Saturday, April 20, 2013

Renovating a garden

How  I ache to be out in the garden instead of sitting at this computer.  Such a long cold winter! I’m looking out at my dreary dead-looking border buried in brown leaves with not even a daffodil in sight.

I wrote  this column a week ago when Spring had still not shown its warm sunny face,. I'm so happy I did, as  it's supposed to get up to a a blissful 65 degrees today, and I'm headed out to the garden instead of sitting at this computer. 

Last year in March I read a book titled “Gardening for a Lifetime” by Sydney Edison, all about how to make your garden less work. Since I had reached the point where I knew I could no longer keep my 100 foot long border in shape I eagerly read Ms. Edison’s suggestions and then spent most of the summer renovating the border, a monumental project. 

The book was full of wonderful ideas which I described in one of my columns, but because they are such sensible ideas,   they are worth repeating.  I suspect many of my readers no longer have unlimited energy and  probably have forgotten most of the things they read more than a year ago. 

Since Ms. Edison’s first recommendation  “Get some help!” was not one I wanted to pursue, I turned to her second,  “Get rid of the plants that require constant work.”  That included  pruning, staking, dead-heading, self-seeding or spreading to unwanted places.  Well, I had plenty of plants that fit those categories.  I might not want to give up my delphiniums that always require staking, or my irises  which need dead-heading to look their best, but I had plenty of other misbehaving plants.

Phlox was the worst culprit. As you can see, its white or pink blossoms overpowered the August garden.  Because eliminating its stalks each fall requires a clipper, a tedious time-consuming job,  for many years I left them alone until spring when they could be easily broken off by the handful. That solution, however, meant newly self-seeded plants popping up in the wrong places the next April.

I soon discovered that digging up a
large, well-rooted clump of phlox 
was exhausting, and there were at
least a dozen or more in the border.
Fortunately I own a "Nurseryman's
Shovel”  which is hard to describe. 
I was about to take a photo of it when daughter Bridget appeared.  Claiming 
my readers would love my ridiculous pink work pants, she grabbed the camera and took this one.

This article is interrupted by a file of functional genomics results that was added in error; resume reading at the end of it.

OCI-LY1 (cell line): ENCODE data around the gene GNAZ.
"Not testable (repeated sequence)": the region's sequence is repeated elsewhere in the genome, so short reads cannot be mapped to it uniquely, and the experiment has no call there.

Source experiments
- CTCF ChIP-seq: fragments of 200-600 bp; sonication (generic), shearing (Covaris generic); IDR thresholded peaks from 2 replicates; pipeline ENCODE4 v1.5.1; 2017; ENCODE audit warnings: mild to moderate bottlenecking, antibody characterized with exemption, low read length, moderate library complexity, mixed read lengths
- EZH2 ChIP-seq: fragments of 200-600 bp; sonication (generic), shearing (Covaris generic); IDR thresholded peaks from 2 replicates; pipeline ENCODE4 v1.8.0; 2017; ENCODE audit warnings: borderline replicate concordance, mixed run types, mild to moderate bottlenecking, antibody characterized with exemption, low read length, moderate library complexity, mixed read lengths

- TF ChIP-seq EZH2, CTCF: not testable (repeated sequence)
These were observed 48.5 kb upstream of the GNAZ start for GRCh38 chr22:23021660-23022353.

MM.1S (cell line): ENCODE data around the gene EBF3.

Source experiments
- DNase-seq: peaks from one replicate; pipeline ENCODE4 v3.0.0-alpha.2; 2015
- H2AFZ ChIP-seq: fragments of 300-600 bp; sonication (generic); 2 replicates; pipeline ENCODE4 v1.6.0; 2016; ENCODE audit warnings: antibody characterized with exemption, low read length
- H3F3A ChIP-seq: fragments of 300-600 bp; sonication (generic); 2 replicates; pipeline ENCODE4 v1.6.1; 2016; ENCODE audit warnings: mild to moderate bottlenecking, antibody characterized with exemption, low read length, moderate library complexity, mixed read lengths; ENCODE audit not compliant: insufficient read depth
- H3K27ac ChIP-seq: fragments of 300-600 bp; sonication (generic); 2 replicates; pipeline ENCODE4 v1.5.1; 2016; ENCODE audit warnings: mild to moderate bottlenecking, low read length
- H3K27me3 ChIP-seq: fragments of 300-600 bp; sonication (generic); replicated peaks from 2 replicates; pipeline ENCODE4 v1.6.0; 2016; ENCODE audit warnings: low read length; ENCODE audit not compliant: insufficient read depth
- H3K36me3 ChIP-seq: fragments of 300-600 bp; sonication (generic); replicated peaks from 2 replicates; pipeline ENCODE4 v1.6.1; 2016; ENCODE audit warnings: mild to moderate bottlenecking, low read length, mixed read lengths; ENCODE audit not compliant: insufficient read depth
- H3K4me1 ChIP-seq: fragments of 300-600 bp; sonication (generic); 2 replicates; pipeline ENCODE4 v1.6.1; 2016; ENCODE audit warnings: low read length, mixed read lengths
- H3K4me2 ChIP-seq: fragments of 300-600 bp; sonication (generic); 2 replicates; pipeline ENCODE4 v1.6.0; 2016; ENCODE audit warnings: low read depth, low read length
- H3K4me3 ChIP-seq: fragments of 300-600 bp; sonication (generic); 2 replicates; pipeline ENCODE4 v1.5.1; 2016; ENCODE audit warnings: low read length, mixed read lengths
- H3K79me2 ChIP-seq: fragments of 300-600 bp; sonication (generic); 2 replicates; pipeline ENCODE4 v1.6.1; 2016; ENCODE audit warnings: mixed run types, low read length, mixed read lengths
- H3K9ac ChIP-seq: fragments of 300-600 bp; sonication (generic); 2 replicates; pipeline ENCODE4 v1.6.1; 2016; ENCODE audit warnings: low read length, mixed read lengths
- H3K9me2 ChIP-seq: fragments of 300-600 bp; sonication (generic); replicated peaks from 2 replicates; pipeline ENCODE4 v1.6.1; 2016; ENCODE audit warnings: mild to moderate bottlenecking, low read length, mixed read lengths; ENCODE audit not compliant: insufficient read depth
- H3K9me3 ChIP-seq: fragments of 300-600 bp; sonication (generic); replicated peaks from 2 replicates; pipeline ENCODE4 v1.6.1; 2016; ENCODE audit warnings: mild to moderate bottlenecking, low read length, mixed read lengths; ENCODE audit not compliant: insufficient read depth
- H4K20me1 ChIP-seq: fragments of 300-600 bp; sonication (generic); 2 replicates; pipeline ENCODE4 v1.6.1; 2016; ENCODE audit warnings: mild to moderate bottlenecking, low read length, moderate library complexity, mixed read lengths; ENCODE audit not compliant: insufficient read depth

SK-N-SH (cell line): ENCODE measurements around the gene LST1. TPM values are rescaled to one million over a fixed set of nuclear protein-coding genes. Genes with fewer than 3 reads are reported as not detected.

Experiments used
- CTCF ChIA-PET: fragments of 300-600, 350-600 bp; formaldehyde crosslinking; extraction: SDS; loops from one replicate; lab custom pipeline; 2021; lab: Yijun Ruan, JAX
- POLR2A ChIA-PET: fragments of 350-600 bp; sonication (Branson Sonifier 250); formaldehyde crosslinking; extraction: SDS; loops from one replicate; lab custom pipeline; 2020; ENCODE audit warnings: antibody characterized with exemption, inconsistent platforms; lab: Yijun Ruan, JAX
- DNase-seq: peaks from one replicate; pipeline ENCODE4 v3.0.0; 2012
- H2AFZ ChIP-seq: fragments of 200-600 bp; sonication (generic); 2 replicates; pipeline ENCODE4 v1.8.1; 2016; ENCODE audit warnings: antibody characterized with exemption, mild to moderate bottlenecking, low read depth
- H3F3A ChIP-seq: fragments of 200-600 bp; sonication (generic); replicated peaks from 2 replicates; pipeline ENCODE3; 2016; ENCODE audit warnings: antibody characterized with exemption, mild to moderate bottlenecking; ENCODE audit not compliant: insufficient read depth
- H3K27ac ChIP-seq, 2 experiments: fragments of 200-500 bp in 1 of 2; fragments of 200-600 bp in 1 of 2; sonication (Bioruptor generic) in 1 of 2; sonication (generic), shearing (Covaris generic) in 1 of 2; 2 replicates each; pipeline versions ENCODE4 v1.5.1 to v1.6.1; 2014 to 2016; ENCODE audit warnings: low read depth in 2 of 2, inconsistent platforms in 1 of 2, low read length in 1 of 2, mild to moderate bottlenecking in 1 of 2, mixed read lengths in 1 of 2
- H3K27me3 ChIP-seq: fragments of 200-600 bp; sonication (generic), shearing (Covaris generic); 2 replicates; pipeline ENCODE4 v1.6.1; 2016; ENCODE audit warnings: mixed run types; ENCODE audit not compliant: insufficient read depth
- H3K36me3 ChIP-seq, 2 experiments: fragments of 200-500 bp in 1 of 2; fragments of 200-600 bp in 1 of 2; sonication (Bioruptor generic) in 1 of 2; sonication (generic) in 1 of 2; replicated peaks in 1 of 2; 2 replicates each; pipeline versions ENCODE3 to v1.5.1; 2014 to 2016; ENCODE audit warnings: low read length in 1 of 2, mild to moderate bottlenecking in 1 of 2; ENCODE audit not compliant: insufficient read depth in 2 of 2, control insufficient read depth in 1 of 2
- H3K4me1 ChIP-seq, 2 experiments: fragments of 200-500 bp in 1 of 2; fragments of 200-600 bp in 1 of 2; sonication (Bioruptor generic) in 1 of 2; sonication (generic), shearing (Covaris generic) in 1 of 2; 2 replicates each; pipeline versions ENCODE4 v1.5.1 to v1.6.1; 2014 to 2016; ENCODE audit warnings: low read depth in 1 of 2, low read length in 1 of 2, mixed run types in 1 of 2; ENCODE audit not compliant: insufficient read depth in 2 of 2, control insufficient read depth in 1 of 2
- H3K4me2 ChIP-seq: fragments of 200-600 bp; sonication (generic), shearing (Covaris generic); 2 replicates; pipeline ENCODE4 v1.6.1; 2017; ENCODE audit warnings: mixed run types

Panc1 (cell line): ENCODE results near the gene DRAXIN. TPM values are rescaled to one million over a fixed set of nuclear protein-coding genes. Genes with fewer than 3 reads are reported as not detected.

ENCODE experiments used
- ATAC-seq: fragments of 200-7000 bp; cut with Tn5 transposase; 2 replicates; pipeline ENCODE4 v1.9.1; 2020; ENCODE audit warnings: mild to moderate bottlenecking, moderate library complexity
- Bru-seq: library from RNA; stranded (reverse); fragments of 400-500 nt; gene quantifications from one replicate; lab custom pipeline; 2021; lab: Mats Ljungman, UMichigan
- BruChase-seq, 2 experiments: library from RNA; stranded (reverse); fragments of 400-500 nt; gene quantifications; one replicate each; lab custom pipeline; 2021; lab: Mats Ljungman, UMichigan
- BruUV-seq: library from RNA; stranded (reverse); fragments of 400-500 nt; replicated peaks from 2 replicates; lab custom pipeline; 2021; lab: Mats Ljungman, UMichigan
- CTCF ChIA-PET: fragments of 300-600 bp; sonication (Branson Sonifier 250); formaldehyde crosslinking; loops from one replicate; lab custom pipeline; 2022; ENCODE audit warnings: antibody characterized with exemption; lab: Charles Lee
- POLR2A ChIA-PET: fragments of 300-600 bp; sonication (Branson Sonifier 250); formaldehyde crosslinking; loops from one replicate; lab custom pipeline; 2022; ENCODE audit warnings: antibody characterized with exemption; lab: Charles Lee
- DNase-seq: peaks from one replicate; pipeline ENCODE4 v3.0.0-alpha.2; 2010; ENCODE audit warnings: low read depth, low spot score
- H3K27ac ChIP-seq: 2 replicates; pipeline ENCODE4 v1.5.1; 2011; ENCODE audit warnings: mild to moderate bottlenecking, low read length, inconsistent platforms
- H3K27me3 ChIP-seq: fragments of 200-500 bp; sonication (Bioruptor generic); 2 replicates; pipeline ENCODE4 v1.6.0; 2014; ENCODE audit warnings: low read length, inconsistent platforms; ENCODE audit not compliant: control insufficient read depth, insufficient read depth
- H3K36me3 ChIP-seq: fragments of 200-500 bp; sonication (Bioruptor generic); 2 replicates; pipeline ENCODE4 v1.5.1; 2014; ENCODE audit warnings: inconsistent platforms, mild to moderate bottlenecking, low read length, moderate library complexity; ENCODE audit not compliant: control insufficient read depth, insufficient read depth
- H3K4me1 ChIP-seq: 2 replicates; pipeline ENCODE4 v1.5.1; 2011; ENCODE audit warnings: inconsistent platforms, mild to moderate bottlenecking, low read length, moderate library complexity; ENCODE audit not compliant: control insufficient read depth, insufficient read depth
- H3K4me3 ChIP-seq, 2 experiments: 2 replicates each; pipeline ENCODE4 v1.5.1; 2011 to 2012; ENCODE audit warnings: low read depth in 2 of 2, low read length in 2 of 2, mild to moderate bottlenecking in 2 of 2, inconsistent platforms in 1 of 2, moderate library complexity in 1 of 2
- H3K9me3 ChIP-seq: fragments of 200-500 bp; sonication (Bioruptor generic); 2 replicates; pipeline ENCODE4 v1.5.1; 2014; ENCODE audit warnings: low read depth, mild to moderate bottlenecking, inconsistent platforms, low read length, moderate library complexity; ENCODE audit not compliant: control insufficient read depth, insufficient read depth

That shovel is at least 50 years old, and its long 14 inch blade has the ability to lever almost anything out of the ground.  When I saw one of these marvelous shovels in the Tractor Store last year I bought it.  Unfortunately the first time I tried to pry lose a large stone with it, the blade bent right in two.  I took it back, and once I’d explained the purpose of its long blade and how useless it was if it couldn’t be used to lever something, the salesman agreed and gave me my money back.  A long story, but a necessary warning in case you decide to buy this type of shovel. 

My old shovel is still working well, but what was I to do with all the phlox plants I’d dug up with it? None of my friends seemed to want them, but it turned out that the Douglas Library in Canaan was planning to have a plant sale in May. They were even offering to provide pots to anyone who would fill them with plants for the sale. What an incentive!  I spent the next two back-breaking weeks digging and lugging pots of phlox to the library, but it was a joy knowing they would find new homes.

Ms. Ellison’s book recommended replacing unwanted plants with flowering shrubs, especially those that would grow slowly and not need a lot of pruning.  Since by June the border was full of gaping holes, I realized it was time to go shrub shopping. What a shock!  For someone whose garden was chuck full of hand-me-downs and freebies, I couldn’t believe I would have to spend at least  $40 for each shrub I bought to fill a hole!  

I am not some poverty-stricken old lady, but their price tags made me shudder. I went from nursery to nursery just looking.  Then one day I was thrilled to see a small shrub with a $25. tag on it! Then I saw it’s name – burning bush -  and my excitement vanished, knowing that I already had several of these shrubs in the border which I was planning to get rid of since they needed constant pruning. 

I finally bit the bullet and bought about 6 or 7 shrubs - potentilla, azalea, laurel, hydrangea. By then it was late June and I was in such a hurry to get them planted in those empty holes that I didn’t spend a minute thinking about which color or shape or bloom time any of them had.  I just planted them in the holes, one after another.